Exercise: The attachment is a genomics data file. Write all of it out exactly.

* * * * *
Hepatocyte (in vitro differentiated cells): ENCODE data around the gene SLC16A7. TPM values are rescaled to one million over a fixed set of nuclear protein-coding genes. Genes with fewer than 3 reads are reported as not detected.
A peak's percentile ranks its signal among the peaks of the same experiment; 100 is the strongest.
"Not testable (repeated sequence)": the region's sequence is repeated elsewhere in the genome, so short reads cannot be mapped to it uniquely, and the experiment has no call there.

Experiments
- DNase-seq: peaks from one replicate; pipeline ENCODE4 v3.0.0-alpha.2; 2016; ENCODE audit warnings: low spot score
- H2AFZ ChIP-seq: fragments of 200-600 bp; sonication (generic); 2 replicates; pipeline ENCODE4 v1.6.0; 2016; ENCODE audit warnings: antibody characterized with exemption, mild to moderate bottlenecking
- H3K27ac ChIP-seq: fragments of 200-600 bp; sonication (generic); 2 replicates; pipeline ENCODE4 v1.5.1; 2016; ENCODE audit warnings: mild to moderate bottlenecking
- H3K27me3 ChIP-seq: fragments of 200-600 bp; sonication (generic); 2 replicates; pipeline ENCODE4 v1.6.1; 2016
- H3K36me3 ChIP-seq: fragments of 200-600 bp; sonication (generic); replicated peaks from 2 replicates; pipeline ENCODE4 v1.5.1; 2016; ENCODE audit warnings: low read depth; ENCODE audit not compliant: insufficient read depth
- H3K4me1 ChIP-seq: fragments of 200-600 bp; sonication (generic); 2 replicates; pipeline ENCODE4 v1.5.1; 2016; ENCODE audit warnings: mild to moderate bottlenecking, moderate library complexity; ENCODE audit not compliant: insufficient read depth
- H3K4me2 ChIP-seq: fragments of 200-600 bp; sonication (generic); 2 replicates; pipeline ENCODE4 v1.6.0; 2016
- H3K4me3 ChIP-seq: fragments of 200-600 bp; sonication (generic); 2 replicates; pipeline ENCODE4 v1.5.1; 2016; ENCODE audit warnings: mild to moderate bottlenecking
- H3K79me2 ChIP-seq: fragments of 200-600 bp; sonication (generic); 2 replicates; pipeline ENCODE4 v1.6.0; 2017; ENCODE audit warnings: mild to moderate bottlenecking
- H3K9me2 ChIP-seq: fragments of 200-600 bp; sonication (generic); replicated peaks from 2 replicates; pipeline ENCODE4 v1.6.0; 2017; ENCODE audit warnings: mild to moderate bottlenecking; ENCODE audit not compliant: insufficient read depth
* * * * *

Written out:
Hepatocyte (in vitro differentiated cells): ENCODE data around the gene SLC16A7. TPM values are rescaled to one million over a fixed set of nuclear protein-coding genes. Genes with fewer than 3 reads are reported as not detected.
A peak's percentile ranks its signal among the peaks of the same experiment; 100 is the strongest.
"Not testable (repeated sequence)": the region's sequence is repeated elsewhere in the genome, so short reads cannot be mapped to it uniquely, and the experiment has no call there.

Experiments
- DNase-seq: peaks from one replicate; pipeline ENCODE4 v3.0.0-alpha.2; 2016; ENCODE audit warnings: low spot score
- H2AFZ ChIP-seq: fragments of 200-600 bp; sonication (generic); 2 replicates; pipeline ENCODE4 v1.6.0; 2016; ENCODE audit warnings: antibody characterized with exemption, mild to moderate bottlenecking
- H3K27ac ChIP-seq: fragments of 200-600 bp; sonication (generic); 2 replicates; pipeline ENCODE4 v1.5.1; 2016; ENCODE audit warnings: mild to moderate bottlenecking
- H3K27me3 ChIP-seq: fragments of 200-600 bp; sonication (generic); 2 replicates; pipeline ENCODE4 v1.6.1; 2016
- H3K36me3 ChIP-seq: fragments of 200-600 bp; sonication (generic); replicated peaks from 2 replicates; pipeline ENCODE4 v1.5.1; 2016; ENCODE audit warnings: low read depth; ENCODE audit not compliant: insufficient read depth
- H3K4me1 ChIP-seq: fragments of 200-600 bp; sonication (generic); 2 replicates; pipeline ENCODE4 v1.5.1; 2016; ENCODE audit warnings: mild to moderate bottlenecking, moderate library complexity; ENCODE audit not compliant: insufficient read depth
- H3K4me2 ChIP-seq: fragments of 200-600 bp; sonication (generic); 2 replicates; pipeline ENCODE4 v1.6.0; 2016
- H3K4me3 ChIP-seq: fragments of 200-600 bp; sonication (generic); 2 replicates; pipeline ENCODE4 v1.5.1; 2016; ENCODE audit warnings: mild to moderate bottlenecking
- H3K79me2 ChIP-seq: fragments of 200-600 bp; sonication (generic); 2 replicates; pipeline ENCODE4 v1.6.0; 2017; ENCODE audit warnings: mild to moderate bottlenecking
- H3K9me2 ChIP-seq: fragments of 200-600 bp; sonication (generic); replicated peaks from 2 replicates; pipeline ENCODE4 v1.6.0; 2017; ENCODE audit warnings: mild to moderate bottlenecking; ENCODE audit not compliant: insufficient read depth